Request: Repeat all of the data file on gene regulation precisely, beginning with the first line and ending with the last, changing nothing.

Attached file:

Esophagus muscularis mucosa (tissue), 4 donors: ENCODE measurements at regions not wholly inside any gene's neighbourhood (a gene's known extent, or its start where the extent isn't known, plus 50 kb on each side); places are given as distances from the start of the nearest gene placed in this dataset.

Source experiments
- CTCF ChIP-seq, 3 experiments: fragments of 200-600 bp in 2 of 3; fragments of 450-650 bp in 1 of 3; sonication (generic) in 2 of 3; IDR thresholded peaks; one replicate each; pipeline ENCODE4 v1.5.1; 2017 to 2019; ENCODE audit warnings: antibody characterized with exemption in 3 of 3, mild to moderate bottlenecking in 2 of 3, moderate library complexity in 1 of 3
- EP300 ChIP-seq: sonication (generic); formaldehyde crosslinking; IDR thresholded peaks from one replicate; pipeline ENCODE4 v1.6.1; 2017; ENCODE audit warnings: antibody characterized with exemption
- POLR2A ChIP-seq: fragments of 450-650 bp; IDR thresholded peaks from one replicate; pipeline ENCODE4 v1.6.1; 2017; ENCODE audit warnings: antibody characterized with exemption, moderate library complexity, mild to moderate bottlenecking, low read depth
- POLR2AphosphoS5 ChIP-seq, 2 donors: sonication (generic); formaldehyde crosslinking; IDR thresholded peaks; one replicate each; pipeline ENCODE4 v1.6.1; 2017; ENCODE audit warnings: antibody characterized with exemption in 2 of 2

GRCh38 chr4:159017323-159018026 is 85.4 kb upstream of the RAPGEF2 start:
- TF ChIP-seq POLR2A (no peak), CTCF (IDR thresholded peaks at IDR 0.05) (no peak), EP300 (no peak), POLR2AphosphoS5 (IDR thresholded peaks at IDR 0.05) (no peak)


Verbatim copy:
Esophagus muscularis mucosa (tissue), 4 donors: ENCODE measurements at regions not wholly inside any gene's neighbourhood (a gene's known extent, or its start where the extent isn't known, plus 50 kb on each side); places are given as distances from the start of the nearest gene placed in this dataset.

Source experiments
- CTCF ChIP-seq, 3 experiments: fragments of 200-600 bp in 2 of 3; fragments of 450-650 bp in 1 of 3; sonication (generic) in 2 of 3; IDR thresholded peaks; one replicate each; pipeline ENCODE4 v1.5.1; 2017 to 2019; ENCODE audit warnings: antibody characterized with exemption in 3 of 3, mild to moderate bottlenecking in 2 of 3, moderate library complexity in 1 of 3
- EP300 ChIP-seq: sonication (generic); formaldehyde crosslinking; IDR thresholded peaks from one replicate; pipeline ENCODE4 v1.6.1; 2017; ENCODE audit warnings: antibody characterized with exemption
- POLR2A ChIP-seq: fragments of 450-650 bp; IDR thresholded peaks from one replicate; pipeline ENCODE4 v1.6.1; 2017; ENCODE audit warnings: antibody characterized with exemption, moderate library complexity, mild to moderate bottlenecking, low read depth
- POLR2AphosphoS5 ChIP-seq, 2 donors: sonication (generic); formaldehyde crosslinking; IDR thresholded peaks; one replicate each; pipeline ENCODE4 v1.6.1; 2017; ENCODE audit warnings: antibody characterized with exemption in 2 of 2

GRCh38 chr4:159017323-159018026 is 85.4 kb upstream of the RAPGEF2 start:
- TF ChIP-seq POLR2A (no peak), CTCF (IDR thresholded peaks at IDR 0.05) (no peak), EP300 (no peak), POLR2AphosphoS5 (IDR thresholded peaks at IDR 0.05) (no peak)